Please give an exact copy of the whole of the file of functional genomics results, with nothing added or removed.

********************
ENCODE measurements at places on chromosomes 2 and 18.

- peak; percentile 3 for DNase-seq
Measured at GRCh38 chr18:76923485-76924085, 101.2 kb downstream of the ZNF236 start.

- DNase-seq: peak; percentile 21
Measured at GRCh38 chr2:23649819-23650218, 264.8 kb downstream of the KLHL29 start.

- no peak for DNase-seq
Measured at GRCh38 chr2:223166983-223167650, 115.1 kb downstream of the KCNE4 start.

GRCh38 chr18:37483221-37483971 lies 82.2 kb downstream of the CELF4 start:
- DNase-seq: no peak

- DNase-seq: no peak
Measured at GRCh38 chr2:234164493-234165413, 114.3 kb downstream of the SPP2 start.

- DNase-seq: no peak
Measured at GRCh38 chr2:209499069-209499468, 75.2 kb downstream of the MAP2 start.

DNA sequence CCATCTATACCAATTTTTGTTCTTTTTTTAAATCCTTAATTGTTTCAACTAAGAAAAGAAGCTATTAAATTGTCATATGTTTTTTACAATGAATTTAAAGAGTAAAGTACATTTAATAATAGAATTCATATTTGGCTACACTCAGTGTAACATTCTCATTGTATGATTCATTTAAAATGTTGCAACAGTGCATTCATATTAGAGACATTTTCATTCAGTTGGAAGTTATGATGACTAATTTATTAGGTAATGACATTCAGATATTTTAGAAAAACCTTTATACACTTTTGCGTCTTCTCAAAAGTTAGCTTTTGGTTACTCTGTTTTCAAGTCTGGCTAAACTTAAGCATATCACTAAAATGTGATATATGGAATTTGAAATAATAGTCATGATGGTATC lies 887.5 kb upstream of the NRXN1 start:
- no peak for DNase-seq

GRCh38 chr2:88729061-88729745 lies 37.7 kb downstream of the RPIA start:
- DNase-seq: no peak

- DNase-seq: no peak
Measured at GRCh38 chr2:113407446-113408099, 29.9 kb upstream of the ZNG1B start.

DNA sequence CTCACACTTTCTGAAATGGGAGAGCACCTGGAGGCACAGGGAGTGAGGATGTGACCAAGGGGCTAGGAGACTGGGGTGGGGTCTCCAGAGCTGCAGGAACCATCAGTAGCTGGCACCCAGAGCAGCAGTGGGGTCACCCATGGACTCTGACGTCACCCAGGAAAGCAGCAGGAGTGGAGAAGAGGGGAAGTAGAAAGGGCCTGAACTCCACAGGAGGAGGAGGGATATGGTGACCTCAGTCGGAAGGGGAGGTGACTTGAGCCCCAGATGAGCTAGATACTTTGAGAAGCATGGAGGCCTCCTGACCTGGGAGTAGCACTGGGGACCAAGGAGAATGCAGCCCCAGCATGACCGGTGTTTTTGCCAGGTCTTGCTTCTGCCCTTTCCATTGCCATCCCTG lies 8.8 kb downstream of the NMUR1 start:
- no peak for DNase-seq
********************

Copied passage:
ENCODE measurements at places on chromosomes 2 and 18.

- peak; percentile 3 for DNase-seq
Measured at GRCh38 chr18:76923485-76924085, 101.2 kb downstream of the ZNF236 start.

- DNase-seq: peak; percentile 21
Measured at GRCh38 chr2:23649819-23650218, 264.8 kb downstream of the KLHL29 start.

- no peak for DNase-seq
Measured at GRCh38 chr2:223166983-223167650, 115.1 kb downstream of the KCNE4 start.

GRCh38 chr18:37483221-37483971 lies 82.2 kb downstream of the CELF4 start:
- DNase-seq: no peak

- DNase-seq: no peak
Measured at GRCh38 chr2:234164493-234165413, 114.3 kb downstream of the SPP2 start.

- DNase-seq: no peak
Measured at GRCh38 chr2:209499069-209499468, 75.2 kb downstream of the MAP2 start.

DNA sequence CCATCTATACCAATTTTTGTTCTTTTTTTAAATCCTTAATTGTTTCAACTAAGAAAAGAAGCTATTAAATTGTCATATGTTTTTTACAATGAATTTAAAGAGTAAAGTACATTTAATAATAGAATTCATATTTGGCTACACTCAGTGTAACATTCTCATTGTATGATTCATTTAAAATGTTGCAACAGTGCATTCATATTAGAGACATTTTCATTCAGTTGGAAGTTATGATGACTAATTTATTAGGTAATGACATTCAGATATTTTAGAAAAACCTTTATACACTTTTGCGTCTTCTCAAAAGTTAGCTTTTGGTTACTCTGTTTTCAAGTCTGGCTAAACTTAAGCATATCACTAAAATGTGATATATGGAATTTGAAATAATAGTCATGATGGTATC lies 887.5 kb upstream of the NRXN1 start:
- no peak for DNase-seq

GRCh38 chr2:88729061-88729745 lies 37.7 kb downstream of the RPIA start:
- DNase-seq: no peak

- DNase-seq: no peak
Measured at GRCh38 chr2:113407446-113408099, 29.9 kb upstream of the ZNG1B start.

DNA sequence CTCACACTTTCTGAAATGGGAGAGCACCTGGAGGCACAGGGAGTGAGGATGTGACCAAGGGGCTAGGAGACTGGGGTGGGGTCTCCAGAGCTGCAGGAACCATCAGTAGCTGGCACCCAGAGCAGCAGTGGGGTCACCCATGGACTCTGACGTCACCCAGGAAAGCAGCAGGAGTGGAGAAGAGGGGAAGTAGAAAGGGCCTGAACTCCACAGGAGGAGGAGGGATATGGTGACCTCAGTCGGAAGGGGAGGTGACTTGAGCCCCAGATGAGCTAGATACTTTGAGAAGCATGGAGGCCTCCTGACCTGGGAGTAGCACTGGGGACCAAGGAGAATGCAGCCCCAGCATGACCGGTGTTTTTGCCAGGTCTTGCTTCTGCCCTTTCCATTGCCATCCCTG lies 8.8 kb downstream of the NMUR1 start:
- no peak for DNase-seq